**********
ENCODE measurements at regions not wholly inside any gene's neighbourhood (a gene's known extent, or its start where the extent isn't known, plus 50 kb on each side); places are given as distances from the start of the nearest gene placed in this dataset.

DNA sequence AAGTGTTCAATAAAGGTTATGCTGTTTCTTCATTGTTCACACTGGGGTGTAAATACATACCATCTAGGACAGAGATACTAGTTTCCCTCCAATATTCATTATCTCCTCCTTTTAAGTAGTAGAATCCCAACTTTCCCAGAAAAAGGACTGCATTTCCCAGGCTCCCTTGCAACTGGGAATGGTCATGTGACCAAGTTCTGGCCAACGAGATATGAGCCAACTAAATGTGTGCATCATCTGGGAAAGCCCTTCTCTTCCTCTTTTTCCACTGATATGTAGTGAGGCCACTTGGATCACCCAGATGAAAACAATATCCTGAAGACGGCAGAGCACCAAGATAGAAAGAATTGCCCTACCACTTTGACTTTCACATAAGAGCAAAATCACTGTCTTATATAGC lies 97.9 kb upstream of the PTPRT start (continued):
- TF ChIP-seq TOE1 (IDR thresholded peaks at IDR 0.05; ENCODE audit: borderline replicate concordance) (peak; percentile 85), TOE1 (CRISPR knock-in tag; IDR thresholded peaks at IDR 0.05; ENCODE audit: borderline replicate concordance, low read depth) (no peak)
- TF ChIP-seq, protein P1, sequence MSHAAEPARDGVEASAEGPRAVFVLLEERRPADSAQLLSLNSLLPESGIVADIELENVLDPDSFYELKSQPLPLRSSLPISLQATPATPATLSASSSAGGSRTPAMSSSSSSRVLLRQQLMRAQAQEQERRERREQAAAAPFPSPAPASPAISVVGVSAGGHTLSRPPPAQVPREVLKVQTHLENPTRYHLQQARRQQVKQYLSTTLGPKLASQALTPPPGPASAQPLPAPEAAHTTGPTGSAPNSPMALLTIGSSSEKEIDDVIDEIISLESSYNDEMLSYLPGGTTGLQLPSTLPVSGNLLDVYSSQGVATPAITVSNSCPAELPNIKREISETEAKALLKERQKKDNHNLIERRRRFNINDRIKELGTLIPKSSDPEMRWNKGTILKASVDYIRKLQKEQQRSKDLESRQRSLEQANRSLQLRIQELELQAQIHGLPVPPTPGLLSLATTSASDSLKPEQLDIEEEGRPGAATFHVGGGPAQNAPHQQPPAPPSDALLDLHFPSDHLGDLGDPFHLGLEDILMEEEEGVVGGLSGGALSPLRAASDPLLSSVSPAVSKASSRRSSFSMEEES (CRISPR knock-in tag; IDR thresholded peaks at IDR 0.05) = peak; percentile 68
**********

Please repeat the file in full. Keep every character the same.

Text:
ENCODE measurements at regions not wholly inside any gene's neighbourhood (a gene's known extent, or its start where the extent isn't known, plus 50 kb on each side); places are given as distances from the start of the nearest gene placed in this dataset.

DNA sequence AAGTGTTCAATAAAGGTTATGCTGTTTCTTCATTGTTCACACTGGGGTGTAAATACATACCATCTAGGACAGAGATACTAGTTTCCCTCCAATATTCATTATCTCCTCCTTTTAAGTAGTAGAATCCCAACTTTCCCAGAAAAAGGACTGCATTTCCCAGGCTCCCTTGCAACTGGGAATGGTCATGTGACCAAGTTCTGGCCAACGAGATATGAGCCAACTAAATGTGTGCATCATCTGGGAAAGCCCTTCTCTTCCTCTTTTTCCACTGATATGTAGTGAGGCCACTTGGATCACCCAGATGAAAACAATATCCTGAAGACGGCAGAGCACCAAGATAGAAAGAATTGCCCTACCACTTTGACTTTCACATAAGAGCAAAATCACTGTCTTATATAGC lies 97.9 kb upstream of the PTPRT start (continued):
- TF ChIP-seq TOE1 (IDR thresholded peaks at IDR 0.05; ENCODE audit: borderline replicate concordance) (peak; percentile 85), TOE1 (CRISPR knock-in tag; IDR thresholded peaks at IDR 0.05; ENCODE audit: borderline replicate concordance, low read depth) (no peak)
- TF ChIP-seq, protein P1, sequence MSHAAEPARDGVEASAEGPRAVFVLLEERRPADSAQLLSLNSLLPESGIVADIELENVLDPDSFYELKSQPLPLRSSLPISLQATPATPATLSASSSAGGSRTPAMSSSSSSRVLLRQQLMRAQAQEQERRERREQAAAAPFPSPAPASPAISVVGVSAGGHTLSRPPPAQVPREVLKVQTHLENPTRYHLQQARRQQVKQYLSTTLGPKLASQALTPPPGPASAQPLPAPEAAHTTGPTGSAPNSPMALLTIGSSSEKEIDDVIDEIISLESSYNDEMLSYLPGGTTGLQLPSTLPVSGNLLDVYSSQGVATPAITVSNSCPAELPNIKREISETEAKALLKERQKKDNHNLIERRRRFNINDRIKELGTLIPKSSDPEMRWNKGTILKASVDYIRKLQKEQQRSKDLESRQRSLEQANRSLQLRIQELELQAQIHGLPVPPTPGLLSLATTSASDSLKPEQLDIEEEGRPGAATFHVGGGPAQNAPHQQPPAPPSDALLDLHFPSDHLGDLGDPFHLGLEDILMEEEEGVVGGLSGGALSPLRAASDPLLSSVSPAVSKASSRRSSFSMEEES (CRISPR knock-in tag; IDR thresholded peaks at IDR 0.05) = peak; percentile 68